IMG_2403In this brochure picture you can see the actual doors we will be having. That’s the right colour too: ‘Mussell’. Can you see how some of the doors have glazing on the top part? We’re having that too. You can also see the mantle set up above the range cooker.

Screen Shot 2014-05-30 at 21.03.37In terms of lighting, there will be this centre ceiling pendant and then four halogen spotlights on a separate switch. There will also be LED under cabinet lighting – with remote control!

 

IMG_0914It’s not the biggest kitchen in the world but I think we have designed it well. Considering this is our current kitchen up here on the top floor, the new kitchen will be a dream!

April Update

As you know from earlier posts we have let our architect go. He had far grander designs than we did, and his head in the clouds (the politer of two terms I could have used) as far as trying to help us keep to a tight budget. Don’t get me wrong – for the amount we have to spend on these renovations we built an entire four bedroom home from the ground up ten years ago in Australia, so it’s not an insubstantial sum.

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I also told you that I proceeded to radically rethink the plans in order to avoid large scale demolition and to make the best use of current space. In essence, our architect had us knocking down and then rebuilding this entire back section of the house, on exactly the same footprint but with the roof four brick courses higher to make the ceiling height the same in both parts (!). This was after we had already reined him in, as initial plans included a massive family room on the back as well, with a large bespoke roof lantern on the top, increasing the total ground floor footage by about a third. How he ever imagined we could afford to do that is beyond me. We had always insisted that our first priority was the renovation of the house as it currently stands – electrics, plumbing, windows, roof and guttering, removing lead pipework, stopping leaks, bathrooms, kitchen, decoration etc. I guess that doesn’t excite an architect. Or keep his monthly payments coming.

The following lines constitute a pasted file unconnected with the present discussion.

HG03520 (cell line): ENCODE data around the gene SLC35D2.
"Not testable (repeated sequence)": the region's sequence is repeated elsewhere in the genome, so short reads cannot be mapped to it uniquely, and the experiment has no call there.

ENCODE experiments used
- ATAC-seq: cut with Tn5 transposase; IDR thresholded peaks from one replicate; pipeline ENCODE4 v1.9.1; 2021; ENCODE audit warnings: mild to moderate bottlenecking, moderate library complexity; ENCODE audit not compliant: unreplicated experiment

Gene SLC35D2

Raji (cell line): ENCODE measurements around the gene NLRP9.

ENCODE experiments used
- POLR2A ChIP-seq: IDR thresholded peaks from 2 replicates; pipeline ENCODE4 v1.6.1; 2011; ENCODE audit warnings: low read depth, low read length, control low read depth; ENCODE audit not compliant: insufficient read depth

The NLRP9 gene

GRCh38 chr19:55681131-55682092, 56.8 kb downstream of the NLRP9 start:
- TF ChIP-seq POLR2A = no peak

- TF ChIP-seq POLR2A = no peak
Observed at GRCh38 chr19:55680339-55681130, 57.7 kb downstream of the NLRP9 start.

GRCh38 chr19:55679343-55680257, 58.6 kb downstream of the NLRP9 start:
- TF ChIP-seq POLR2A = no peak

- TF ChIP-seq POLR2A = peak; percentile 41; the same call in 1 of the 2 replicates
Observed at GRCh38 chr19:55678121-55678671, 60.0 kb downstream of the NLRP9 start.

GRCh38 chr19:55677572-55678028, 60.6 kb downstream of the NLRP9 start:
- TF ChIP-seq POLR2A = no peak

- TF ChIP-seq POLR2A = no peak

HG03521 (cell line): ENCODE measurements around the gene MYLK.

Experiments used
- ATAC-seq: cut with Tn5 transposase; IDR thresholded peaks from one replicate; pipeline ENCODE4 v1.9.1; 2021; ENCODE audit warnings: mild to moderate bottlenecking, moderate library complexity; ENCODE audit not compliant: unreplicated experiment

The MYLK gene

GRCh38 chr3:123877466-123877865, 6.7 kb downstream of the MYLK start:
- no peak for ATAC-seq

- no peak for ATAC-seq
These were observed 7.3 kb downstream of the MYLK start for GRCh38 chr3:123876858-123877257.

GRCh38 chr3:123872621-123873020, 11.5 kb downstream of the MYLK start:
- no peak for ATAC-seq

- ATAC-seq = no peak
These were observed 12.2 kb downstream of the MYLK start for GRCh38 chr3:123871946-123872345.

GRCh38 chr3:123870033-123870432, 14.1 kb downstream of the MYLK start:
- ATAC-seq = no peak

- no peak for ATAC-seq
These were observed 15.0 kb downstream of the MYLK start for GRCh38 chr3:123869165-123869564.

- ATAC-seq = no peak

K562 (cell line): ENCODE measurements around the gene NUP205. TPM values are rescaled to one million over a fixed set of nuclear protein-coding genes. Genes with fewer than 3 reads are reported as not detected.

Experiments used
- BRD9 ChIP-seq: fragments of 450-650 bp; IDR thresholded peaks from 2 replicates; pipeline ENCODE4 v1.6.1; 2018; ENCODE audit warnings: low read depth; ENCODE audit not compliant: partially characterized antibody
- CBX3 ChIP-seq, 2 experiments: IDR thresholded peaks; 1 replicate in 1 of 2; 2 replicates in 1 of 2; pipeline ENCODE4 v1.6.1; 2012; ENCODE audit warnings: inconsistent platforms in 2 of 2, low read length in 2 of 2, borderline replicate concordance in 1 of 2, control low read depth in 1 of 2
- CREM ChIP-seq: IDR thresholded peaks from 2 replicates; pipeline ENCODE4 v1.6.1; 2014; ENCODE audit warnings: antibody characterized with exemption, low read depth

IMG_4770So now for a summary of the new plans. The original kitchen. This is the current breakfast room, which was once going to be a ‘snug’ (ie. cosy sitting room), then a breakfast room again.  Now it is going to become the kitchen, reinstating its original use! The door on the right is being blocked up and a new door formed to the left, behind that large sheet of particle board, leading to the entrance hallway and front door.

IMG_4771The boiler is going to be moved from its odd current position to the cupboard in the bathroom on the next floor. The small window on the left will be removed and blocked up. The entire chimney breast is coming down. This will then form part of our U-shaped kitchen.